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Though we're not new to Dsyautonomia/POTS symptoms - we are still new (and learning) about the actual disorders, etc.!

I'm wondering whether someone can have Orthostatic Intolerance *without* the Tachycardia...?

My oldest has so many of the same symptoms as my youngest and I (both diagnosed with POTS)... She's always lacked stamina (though it *could* be just the HEDS). But stand her up and you can see her legs turn red (almost purple) from the pooling. She has instances of dizziness and tunnel vision.

She does not have the fatigue to the extent that my youngest does (and I do), but has been tired since the day we brought her home for the hospital, I think. She doesn't have the breathlessness we both get from time to time, but she's always asking if she can sit down and rest when we are out and about for any period of time.

She has the same triggers - warm weather (though she'd less heat intolerant than either of us), especially when it's humid, standing (which she avoids at all costs) for any length of time, shopping, etc.

And her concentration and memory problems are worse than the youngest's...almost as bad as mine.

But when we do a "poor man's tilt table" at home (over the course of the last couple of months), only once or twice has there been a rise above 20 in pulse, and that time it only went up 25...(though I don't think I've ever asked her to stand for a full ten minutes).

And she is responding well to increased water/Gatorade - though she's certainly not "cured"!

So, is there an Orthostatic Intolerance *without* Tachycardia?

Since she's not having overt cardiological symptoms, we can't take her to our cardiologist until she has the HEDS diagnosis (at which point she'll need her echo, etc.) and we can talk more about the symptoms then. (The youngest was having palpitations plus horrendous fatigue plus headaches, so the pediatrician felt we were "spot on" taking her to the cardiologist immediately.)

Besides...our cardiologist would rather get me stabilized before treating the girls, because he's hopeful that what works for me will work for them. I agree - I'd rather be the guinea pig, and then we'll at least have a good starting place for their treatment so long as they are both functioning *well enough* for now, which they are - for now.

I *know* my oldest doesn't feel well and I *know* she's *never* been "normal"...and I believe her when she has the same symptoms we do (though my husband/her dad still struggles sometimes with thinking she's just trying to get attention --- he's still learning, too). I'm just trying to understand the mechanisms behind it all...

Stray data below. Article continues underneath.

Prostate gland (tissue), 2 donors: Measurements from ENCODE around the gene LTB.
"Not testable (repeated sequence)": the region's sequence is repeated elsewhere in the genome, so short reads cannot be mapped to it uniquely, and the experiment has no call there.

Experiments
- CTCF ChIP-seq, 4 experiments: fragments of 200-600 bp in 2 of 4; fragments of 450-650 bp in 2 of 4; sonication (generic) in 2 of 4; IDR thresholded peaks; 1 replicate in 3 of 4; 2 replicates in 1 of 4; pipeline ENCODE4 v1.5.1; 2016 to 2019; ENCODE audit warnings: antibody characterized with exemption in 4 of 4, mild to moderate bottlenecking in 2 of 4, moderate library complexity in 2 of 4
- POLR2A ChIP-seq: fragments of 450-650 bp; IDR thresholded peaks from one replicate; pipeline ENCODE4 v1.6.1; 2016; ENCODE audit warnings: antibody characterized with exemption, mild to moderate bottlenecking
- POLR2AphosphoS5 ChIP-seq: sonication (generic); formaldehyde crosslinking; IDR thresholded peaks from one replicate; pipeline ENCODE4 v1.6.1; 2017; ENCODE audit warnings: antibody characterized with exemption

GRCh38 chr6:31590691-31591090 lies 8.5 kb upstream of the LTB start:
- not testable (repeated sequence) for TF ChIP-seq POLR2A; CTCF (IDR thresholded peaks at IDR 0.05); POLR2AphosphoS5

Many thanks in advance!

~Kari

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When I did the poor man's tilt table test it did not show I had postural orthostatic tachycardia. It wasn't until I did the regular tilt table test, that it showed I had postural orthostatic tachycardia. In other words I think it is very possible she has POTS, even though it doesn't seem like it from the poor man's tilt table. It is also possible she has a different form of dysautonomia. Either way it sounds like it would be worthwhile to have her do autonomic testing.

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Yes, I agree with forevertired, that it is the 60 degree angle tilt table that trigger's the dysautonomia symptoms the most, and you can't determine that at home...I've never heard of orthostatic intolerance without tachycardia. I believe the tachycardia is the way your body compensates for the orthostatic Intolerance. I think you are doing the right thing in getting tested and treated first, like getting your O2 in a plane in an emergency before putting on your children's masks. You have to be more balanced and well physically in order to take care of them, and since you are related, they would probably present with the same form of the disorder, too, so it may eliminate testing that isn't necessary for them, possibly. I can relate to your daughter's dizziness; that was my main symptom before diagnosis. I'm not good standing in line or for long periods either. I have to make short trips out, as well. I always know when I've had enough...I'm usually only 5 minutes from home! If I'm feeling bad, I don't go out at all; I rest :) It's an art and a science!